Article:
The Nairobi Innovation Week 2018 held at the University of Nairobi on 5th to 9th March was a great success. This year’s innovation week featured great minds with presentations from companies like Astral Aerial, The Copyright Board, AFERIA ,among others, with only one goal in mind- To Launch us into the next generation of innovators.
The NIW ,which is a government supported program, brings together partners from the government, private sector, development partners and research centers with an aim of providing a platform for showcasing and encouraging innovation over and above networking and sharing knowledge.
This year, one of the most impressive innovations showcased at NIW 2018 was a project by ASTRAL AERIAL .Astral Aerial flaunted one of the latest innovation in Agriculture, Drones or better known as UAVs (Unmanned Air Vehicles) . They sensitized the people on how to utilize modern methods like the drone technology to support farmers by giving them the ability to increase yield sustainability.
Farmers in Kenya are getting excited of the possibility of incorporating drone technology in agriculture. Gone are the days when a farmer who wanted to plant his own crops had to go out to the field to plant by hand. Then they would hope against hope that the odds are not stacked against them that they would grow and when they did, still go back and harvest by hand.
Advances in modern technology have helped revolutionize the agricultural industry. From robotic cow milking stations and electronic cow tagging devices, to irrigation apps and driverless tractors, life on the farm has become high-tech. (So, goodbye shamba boy jokes) Some of the newest technology are low-cost drones that farmers are relying to reduce the hoping and the guess work from their businesses.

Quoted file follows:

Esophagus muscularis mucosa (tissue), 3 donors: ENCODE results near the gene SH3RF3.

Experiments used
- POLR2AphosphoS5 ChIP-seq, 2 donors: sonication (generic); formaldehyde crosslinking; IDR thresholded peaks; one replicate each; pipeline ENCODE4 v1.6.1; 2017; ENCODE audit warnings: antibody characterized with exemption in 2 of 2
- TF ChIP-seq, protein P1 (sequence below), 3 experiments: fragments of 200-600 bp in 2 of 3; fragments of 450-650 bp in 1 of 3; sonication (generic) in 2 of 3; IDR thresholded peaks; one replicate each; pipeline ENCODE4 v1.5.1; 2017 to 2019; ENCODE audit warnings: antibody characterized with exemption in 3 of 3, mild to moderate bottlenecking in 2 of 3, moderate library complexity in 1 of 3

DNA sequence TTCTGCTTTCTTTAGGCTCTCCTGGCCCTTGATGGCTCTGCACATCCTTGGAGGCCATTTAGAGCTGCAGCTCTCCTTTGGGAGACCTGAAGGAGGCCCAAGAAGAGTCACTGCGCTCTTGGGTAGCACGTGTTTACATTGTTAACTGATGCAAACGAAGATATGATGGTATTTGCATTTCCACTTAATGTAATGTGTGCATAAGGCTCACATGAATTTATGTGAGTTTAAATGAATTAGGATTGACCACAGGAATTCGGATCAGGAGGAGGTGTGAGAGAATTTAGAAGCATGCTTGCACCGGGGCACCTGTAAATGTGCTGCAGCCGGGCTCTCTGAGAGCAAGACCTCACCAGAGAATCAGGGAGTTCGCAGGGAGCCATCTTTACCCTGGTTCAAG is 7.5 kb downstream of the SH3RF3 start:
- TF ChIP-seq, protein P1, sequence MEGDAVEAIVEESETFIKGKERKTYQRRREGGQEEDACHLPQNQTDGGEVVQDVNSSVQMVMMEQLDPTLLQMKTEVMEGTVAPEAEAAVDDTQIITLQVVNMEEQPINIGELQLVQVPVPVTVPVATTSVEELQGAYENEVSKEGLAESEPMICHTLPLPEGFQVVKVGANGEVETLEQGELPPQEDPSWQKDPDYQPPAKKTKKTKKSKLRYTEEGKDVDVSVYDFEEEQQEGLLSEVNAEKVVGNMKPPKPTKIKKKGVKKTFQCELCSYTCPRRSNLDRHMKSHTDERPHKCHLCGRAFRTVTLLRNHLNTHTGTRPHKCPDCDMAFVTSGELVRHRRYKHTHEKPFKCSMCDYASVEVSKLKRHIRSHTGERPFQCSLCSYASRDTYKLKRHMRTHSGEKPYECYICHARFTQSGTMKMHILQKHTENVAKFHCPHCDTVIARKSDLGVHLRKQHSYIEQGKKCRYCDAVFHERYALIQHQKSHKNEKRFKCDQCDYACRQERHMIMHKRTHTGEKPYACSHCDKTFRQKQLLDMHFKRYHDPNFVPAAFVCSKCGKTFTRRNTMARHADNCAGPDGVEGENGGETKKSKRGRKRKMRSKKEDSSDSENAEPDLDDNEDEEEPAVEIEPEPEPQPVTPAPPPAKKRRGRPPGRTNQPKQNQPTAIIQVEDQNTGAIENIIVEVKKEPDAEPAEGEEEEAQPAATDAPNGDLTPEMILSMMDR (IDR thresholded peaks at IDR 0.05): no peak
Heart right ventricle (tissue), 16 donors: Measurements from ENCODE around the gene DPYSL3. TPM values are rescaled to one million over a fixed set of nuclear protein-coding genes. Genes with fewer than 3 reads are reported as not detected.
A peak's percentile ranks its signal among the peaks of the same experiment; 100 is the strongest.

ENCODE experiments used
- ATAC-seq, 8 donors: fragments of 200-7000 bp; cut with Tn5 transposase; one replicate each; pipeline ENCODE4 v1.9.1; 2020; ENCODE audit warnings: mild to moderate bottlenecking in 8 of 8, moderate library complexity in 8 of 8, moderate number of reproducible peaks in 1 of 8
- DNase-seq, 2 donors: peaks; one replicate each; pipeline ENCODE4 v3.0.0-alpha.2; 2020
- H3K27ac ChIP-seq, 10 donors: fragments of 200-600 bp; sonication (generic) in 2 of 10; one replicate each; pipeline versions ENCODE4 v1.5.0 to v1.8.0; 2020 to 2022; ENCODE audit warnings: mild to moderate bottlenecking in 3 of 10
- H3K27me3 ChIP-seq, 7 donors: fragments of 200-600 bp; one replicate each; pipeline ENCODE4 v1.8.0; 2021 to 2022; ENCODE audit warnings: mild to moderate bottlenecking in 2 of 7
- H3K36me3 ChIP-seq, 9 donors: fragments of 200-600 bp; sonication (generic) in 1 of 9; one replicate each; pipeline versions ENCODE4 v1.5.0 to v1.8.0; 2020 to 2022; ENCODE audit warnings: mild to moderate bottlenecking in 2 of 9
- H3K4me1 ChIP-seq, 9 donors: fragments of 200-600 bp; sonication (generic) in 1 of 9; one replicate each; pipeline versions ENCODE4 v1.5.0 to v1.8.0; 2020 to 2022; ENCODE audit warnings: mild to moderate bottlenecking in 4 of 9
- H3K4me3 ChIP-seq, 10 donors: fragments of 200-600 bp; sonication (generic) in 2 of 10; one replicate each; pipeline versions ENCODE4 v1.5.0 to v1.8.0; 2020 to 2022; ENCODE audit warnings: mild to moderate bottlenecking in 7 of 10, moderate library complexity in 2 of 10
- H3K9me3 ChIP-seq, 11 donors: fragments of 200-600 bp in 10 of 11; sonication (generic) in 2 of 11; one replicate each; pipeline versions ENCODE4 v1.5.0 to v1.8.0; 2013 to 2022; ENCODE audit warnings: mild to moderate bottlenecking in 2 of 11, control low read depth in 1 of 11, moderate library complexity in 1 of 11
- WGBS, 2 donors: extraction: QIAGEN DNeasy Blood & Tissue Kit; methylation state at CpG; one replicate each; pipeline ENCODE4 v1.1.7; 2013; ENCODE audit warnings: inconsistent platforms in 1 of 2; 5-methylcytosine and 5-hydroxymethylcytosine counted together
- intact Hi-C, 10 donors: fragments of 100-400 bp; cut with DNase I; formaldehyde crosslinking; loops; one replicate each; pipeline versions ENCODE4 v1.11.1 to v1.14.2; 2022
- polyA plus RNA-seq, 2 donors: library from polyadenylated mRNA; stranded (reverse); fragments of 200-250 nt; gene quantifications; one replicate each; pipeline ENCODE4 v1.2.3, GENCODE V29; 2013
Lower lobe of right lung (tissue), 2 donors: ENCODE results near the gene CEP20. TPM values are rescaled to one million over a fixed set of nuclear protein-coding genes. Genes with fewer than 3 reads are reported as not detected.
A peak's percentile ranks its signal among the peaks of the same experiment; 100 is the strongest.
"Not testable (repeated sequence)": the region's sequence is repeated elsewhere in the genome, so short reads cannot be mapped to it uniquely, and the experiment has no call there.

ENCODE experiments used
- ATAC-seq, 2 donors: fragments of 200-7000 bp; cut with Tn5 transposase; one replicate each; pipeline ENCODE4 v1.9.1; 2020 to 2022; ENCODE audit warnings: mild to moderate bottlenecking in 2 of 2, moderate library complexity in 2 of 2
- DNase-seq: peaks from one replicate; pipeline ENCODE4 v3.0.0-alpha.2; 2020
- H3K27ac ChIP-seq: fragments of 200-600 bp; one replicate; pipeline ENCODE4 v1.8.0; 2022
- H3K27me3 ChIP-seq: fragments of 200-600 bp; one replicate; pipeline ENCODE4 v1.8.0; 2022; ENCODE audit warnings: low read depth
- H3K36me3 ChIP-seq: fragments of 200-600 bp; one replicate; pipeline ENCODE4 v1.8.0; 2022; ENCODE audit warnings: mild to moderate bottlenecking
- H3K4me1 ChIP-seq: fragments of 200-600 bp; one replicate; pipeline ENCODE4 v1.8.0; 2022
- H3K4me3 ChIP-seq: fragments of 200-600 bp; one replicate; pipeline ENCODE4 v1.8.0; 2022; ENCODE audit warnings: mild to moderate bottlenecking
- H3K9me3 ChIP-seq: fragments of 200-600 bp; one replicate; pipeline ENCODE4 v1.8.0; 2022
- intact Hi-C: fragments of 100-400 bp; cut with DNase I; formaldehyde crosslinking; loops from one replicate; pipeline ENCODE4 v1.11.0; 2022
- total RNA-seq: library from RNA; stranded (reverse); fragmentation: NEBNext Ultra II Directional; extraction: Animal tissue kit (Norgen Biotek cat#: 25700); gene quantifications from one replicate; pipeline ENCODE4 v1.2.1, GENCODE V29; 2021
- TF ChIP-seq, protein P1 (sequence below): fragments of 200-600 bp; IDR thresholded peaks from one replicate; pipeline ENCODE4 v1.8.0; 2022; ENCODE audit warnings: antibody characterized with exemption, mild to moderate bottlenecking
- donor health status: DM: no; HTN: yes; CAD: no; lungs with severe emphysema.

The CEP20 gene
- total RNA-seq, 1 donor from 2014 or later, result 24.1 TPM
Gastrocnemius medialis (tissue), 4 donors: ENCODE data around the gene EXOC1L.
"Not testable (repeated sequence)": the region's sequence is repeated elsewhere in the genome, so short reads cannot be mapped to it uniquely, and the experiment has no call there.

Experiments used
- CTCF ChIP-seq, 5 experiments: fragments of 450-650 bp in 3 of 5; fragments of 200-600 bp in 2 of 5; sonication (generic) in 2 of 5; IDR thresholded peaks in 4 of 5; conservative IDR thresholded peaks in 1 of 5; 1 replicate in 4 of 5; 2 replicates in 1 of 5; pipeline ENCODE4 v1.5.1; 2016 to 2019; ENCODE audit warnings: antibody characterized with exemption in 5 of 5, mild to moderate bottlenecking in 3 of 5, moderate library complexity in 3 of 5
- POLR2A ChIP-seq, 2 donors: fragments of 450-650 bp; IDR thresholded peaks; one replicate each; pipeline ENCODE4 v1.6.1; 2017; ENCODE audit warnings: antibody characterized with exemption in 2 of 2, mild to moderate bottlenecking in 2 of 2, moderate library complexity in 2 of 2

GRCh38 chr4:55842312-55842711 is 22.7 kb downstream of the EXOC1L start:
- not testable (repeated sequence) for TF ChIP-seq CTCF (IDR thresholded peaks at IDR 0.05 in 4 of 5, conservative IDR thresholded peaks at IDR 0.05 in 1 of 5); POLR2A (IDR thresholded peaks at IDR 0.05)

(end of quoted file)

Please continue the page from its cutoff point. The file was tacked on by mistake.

You are probably excited to find out how exactly you can use the drone technology in your farm, but first here are a few things you need to know about operating drones in Kenya.
- A drone permit is required for commercial and recreational use of Drones in Kenya. They can be obtained from Local aviation authority.
- For commercial users, you need to have a trained and approved pilot to operate the drone and for recreational users; you need to join a drone club or association as part of the permit process.
- You are prohibited to fly over crowds of people, military installations ,powerplants and airports
- Operating a drone without a permit, or acquiring a drone with military specifications, assembly or testing drones will attract a fine of Ksh 2million or a six months imprisonment.
How Drones can be used in Agriculture
Drone and mapping systems can be very instrumental at the start of the crop cycle. They produce precise 3-D maps for early soil analysis which can tip off farmers to irrigation, soil and infestation problems. The data collected from the soil analysis can also be used for irrigation and nitrogen management. Drones also feature infrared technologies which can map out distinction between healthy and damaged crops.
Several startups in the drone technology field have created some drone planting systems that can achieve an uptake of 75% and decrease the planting cost by 85%. The systems are cleverly designed to shoot seedling pods and plant nutrients into the soil, providing the plant all the necessary nutrients to support growth and sustain life.
One of the largest obstacles for farmers with vast fields of crops is low efficiency in crop monitoring. The monitoring challenges are greatly exacerbated by unpredictable weather conditions which normally drive risk and field maintenance costs. With drone technology time series animations can show the precise development of crops and reveal production inefficiencies enabling better crop management.
Drone tech presents farmers with Autonomous precision spraying capabilities. They are made possible by the distance measuring equipment, ultrasonic echoing and lasers which enable the drone to adjust the altitude as the topography and geography vary. They can also scan the ground and spray the exact amount of liquid modulating distance from the ground and spraying in real time. It’s estimated that 4000-6000m can be covered in 10 minutes and 40-60 times faster than manual spraying.
BY scanning a crop with both visible and near infra-red light, drones can identify which plants reflect different amounts of green light and NIR light for health assessment purposes. This information can provide images that track the changes in a plants health. In the event of total crop failure, a farmer can use the information gathered for insurance claims.